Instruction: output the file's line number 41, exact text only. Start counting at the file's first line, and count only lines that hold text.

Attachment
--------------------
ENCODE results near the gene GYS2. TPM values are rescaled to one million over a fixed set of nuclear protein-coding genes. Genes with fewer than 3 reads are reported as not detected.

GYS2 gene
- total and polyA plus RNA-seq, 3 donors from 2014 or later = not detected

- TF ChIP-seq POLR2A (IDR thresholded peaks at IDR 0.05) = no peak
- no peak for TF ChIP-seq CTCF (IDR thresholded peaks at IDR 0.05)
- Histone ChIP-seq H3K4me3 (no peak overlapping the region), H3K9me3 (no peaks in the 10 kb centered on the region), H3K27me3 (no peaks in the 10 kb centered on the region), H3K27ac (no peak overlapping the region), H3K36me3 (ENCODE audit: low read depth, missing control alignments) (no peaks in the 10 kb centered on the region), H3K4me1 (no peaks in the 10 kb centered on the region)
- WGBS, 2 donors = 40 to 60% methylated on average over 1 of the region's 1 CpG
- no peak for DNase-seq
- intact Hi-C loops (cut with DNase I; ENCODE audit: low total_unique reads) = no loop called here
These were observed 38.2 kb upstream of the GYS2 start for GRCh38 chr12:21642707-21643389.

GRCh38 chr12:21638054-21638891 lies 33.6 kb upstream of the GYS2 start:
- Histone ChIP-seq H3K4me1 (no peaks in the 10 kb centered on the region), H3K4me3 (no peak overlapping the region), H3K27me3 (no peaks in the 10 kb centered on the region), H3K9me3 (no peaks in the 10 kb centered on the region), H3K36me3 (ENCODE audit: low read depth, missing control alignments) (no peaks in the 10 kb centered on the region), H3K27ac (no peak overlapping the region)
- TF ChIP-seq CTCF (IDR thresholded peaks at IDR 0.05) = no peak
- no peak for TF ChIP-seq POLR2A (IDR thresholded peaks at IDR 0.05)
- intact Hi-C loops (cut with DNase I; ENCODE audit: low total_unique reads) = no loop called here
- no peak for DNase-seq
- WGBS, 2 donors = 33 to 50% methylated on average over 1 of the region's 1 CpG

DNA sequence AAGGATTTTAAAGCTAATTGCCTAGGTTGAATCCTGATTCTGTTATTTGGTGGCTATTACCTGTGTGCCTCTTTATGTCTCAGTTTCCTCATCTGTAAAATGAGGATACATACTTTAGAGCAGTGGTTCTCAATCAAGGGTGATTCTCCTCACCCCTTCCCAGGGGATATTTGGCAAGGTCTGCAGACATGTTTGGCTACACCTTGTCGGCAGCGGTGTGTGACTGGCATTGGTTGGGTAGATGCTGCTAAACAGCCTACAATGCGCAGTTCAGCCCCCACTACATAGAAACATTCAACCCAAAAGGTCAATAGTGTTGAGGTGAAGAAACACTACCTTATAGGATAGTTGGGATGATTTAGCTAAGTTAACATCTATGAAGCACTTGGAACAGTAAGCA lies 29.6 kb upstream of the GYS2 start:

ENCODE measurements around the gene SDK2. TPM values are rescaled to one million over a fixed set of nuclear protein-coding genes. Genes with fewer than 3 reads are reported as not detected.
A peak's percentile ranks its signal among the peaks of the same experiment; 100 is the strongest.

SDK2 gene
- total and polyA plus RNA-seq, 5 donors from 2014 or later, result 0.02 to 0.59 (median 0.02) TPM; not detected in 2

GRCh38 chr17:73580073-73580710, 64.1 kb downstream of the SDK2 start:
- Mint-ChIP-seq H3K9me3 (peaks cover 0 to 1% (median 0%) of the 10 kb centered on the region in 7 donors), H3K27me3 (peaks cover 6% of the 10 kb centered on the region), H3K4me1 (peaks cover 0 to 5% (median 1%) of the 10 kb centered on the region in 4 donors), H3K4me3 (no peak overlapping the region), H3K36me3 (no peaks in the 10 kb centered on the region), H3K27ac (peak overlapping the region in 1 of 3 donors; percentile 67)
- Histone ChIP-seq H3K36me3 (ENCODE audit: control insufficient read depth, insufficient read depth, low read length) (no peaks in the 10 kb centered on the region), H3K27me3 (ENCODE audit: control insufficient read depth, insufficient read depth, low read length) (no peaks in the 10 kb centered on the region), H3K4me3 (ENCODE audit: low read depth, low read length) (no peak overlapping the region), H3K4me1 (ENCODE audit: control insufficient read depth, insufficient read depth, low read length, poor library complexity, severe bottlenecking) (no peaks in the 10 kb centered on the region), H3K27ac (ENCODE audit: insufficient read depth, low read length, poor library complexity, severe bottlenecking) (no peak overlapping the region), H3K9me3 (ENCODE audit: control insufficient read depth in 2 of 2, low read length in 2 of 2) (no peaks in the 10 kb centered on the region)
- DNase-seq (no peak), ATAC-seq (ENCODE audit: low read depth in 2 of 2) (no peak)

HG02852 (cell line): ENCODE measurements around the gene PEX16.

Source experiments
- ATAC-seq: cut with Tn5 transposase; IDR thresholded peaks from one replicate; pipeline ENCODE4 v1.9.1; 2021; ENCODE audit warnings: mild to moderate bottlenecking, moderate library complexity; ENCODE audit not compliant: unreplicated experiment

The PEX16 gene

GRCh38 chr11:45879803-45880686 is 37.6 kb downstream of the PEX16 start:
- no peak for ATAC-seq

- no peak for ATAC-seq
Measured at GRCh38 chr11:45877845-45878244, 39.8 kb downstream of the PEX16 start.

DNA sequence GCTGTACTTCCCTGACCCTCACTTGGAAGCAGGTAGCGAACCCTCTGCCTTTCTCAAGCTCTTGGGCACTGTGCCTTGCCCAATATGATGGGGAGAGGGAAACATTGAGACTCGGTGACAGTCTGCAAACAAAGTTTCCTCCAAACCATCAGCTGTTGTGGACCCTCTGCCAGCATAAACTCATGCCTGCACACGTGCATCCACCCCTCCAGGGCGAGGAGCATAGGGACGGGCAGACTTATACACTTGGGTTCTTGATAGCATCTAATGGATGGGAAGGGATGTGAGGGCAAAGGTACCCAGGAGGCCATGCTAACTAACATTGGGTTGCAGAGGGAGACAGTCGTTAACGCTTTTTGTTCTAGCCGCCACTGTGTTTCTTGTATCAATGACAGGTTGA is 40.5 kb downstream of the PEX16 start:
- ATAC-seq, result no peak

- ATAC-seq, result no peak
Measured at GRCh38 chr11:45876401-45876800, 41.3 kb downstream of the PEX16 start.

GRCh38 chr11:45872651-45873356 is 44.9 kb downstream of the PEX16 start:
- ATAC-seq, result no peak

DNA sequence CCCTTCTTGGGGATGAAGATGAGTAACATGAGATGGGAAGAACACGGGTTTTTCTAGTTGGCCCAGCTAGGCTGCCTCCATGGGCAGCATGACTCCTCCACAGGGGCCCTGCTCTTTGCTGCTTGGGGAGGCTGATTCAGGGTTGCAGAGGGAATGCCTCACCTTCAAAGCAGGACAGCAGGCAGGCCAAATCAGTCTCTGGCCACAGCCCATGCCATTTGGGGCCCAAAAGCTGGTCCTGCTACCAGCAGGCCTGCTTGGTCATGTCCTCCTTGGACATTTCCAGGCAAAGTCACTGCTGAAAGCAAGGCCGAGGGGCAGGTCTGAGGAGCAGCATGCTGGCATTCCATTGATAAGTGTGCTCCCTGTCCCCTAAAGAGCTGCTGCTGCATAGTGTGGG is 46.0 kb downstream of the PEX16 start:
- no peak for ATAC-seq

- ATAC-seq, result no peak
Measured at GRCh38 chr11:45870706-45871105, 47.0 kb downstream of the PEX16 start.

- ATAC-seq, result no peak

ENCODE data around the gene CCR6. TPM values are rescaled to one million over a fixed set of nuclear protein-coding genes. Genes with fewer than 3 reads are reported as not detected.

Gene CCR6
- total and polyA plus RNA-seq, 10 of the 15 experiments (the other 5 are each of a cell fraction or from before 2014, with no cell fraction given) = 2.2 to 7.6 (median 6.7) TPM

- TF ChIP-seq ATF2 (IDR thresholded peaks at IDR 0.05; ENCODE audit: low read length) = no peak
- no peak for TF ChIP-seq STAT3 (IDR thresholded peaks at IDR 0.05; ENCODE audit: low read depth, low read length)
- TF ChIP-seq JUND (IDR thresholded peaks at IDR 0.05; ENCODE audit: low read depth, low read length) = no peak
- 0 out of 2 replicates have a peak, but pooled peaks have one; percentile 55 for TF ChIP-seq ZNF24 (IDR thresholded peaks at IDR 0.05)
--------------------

DNA sequence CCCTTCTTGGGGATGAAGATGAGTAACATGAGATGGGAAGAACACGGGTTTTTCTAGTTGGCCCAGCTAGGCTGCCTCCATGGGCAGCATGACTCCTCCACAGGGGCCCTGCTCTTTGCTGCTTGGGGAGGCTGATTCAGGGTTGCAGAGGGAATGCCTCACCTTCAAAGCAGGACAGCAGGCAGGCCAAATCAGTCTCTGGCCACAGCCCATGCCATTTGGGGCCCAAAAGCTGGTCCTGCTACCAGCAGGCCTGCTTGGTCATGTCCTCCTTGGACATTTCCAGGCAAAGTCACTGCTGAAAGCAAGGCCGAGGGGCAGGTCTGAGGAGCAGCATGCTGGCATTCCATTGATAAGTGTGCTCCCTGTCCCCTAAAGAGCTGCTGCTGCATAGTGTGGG is 46.0 kb downstream of the PEX16 start: